January 17, 2024 3 min read


End of an Era: Macau’s Historic Racing Industry Closes in April

The government confirmed on 15 January that it would revoke the license that allowed the debt-ridden Jockey Club to run the region’s once-great thoroughbred industry

The decision to conclude racing in Macau, effective 1 April, has left the racing community in shock, raising questions about the future of hundreds of industry figures. The demise of racing in Macau was not entirely unexpected, given the financial struggles of the Jockey Club over the years. However, the abrupt timing of the decision has caught many in the industry off guard.

Mounting Challenges Made Racing Unsustainable

The situation in Macau mirrors the recent developments in Singapore, another once-thriving Asian jurisdiction, where racing will end on 5 October this year. The government’s decision to shut down racing in Singapore after 180 years has already led to prominent trainers exiting the scene, with others contemplating their next moves.

André Cheong Weng Chon, the Macau government’s secretary for administration and justice, stated that the Jockey Club had approached the government in the previous year about relinquishing its contract to operate horse racing at Taipa. The closure will affect 570 employees, but Cheong was adamant that the sector was waning and not worth continued investments.

Following the expiration of the contract, there will be no further public tendering for the operation.

André Cheong Weng Chon, Macau secretary for administration and justice

The cancellation of horse imports to Macau in the previous year resulted in diminishing fields, raising concerns about the long-term viability of racing. A former Macau Jockey Club employee, wishing to stay anonymous, attributed the downfall to years of mismanagement, emphasizing the potential of race meetings to be major tourist attractions if suitably supported.

The Decision Seems Final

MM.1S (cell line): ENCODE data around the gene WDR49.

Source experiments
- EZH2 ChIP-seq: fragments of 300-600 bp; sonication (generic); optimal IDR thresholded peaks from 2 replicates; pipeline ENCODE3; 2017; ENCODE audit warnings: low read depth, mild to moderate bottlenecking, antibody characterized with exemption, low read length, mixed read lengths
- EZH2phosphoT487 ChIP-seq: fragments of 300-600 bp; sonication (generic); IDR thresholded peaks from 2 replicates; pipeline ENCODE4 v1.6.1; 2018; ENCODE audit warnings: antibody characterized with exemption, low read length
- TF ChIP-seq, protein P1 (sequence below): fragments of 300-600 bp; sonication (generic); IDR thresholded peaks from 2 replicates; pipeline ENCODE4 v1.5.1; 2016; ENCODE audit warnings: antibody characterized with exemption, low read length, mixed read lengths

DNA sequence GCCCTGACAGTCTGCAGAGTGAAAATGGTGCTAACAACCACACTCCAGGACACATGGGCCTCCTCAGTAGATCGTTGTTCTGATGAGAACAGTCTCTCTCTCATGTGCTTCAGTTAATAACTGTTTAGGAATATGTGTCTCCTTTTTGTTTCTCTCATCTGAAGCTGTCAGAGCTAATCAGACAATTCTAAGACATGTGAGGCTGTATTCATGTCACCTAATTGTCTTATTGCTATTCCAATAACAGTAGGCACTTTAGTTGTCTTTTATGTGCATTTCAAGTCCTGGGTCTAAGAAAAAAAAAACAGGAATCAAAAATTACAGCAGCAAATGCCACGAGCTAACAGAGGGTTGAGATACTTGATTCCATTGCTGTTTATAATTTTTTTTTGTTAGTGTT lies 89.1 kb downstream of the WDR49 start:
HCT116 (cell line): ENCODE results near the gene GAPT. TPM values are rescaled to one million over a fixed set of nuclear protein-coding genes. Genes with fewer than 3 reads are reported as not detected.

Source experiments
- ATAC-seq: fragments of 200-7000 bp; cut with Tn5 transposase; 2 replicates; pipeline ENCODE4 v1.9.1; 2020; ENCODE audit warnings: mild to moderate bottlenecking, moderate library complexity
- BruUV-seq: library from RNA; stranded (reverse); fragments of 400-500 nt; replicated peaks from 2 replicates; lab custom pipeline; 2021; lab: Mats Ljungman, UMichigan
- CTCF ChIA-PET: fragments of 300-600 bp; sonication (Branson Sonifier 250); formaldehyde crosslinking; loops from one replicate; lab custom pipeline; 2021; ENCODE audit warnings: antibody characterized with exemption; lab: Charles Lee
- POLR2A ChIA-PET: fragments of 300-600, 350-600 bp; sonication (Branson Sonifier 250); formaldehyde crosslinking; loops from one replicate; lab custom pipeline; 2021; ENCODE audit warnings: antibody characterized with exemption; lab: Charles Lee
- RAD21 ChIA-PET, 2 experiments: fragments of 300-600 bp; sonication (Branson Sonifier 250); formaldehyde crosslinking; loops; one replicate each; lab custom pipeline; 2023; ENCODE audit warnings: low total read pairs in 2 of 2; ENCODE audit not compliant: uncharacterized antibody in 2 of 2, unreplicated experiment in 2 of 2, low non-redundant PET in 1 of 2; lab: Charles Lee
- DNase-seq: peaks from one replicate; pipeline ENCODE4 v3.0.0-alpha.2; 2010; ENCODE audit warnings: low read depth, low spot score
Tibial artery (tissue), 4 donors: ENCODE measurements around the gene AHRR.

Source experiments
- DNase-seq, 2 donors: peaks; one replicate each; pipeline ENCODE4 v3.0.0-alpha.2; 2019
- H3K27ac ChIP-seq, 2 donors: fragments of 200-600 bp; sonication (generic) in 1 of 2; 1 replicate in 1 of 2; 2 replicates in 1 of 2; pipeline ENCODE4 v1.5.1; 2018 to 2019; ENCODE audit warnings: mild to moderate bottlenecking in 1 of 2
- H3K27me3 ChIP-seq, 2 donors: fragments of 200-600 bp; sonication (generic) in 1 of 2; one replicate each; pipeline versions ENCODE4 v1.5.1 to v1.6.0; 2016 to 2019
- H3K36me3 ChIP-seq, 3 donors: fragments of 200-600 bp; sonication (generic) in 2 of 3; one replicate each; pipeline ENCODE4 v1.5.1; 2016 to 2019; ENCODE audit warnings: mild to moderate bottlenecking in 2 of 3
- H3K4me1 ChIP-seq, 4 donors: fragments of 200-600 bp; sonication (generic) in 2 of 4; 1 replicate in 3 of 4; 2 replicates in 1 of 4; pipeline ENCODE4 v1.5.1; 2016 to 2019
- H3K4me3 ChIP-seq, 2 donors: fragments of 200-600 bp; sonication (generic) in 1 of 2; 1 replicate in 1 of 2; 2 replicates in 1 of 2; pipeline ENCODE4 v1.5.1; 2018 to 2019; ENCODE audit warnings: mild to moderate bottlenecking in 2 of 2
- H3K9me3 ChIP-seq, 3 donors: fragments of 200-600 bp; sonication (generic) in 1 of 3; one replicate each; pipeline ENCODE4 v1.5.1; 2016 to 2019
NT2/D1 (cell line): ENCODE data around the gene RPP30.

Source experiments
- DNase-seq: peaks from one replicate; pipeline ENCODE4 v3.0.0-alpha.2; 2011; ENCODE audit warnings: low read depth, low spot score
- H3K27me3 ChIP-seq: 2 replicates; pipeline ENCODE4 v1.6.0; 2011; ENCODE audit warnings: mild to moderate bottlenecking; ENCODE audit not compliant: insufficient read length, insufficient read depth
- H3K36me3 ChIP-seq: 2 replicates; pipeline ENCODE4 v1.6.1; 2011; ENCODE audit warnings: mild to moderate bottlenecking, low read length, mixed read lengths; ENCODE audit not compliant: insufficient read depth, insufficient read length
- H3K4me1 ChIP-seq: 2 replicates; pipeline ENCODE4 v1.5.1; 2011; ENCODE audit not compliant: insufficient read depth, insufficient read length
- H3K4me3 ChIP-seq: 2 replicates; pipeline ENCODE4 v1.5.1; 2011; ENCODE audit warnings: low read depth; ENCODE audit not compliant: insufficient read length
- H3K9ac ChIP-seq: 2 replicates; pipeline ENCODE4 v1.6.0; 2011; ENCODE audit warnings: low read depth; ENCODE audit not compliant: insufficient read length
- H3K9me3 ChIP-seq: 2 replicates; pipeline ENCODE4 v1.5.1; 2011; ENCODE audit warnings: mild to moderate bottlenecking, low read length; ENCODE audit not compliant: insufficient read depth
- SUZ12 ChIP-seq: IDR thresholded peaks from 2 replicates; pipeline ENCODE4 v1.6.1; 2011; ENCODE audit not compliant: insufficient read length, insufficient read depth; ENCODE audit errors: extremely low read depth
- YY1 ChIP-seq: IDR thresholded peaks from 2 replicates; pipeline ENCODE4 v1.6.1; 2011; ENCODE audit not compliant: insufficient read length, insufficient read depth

This impending closure marks the end of an era for the Macau Horse Racing Company, which has been battling financial losses, further exacerbated by the impact of COVID-19. The club recorded a significant loss in 2022, adding to mounting challenges since 2018 when it faced contract termination due to outstanding debt.

Damian Yap, the MJC’s director of racing, acknowledged that the decision was not unexpected but expressed deep disappointment. Yap pledged to stay on staff for at least six months after the closure to ensure the welfare of the remaining horses. The government plans to relocate the 290 animals at the club to mainland China or other countries by 31 March 2025.

From April we’ll just have to battle on and make sure the horses that are left behind are well looked after.

Damian Yap, MJC director of racing

Despite rumors of a potential savior to revive racing in Macau, like Chinese billionaire Zhang Yuesheng, sources have ruled out any last-minute interventions. The closure of Macau’s historic thoroughbred industry has saddened many who viewed it as a unique and vibrant part of its cultural heritage. As the countdown begins, the racing community is left with memories of a bygone era, contemplating the future of the sport.

Deyan is an experienced writer, analyst, and seeker of forbidden lore. He has approximate knowledge about many things, which he is always willing to apply when researching and preparing his articles. With a degree in Copy-editing and Proofreading, Deyan is able to ensure that his work writing for GamblingNews is always up to scratch.

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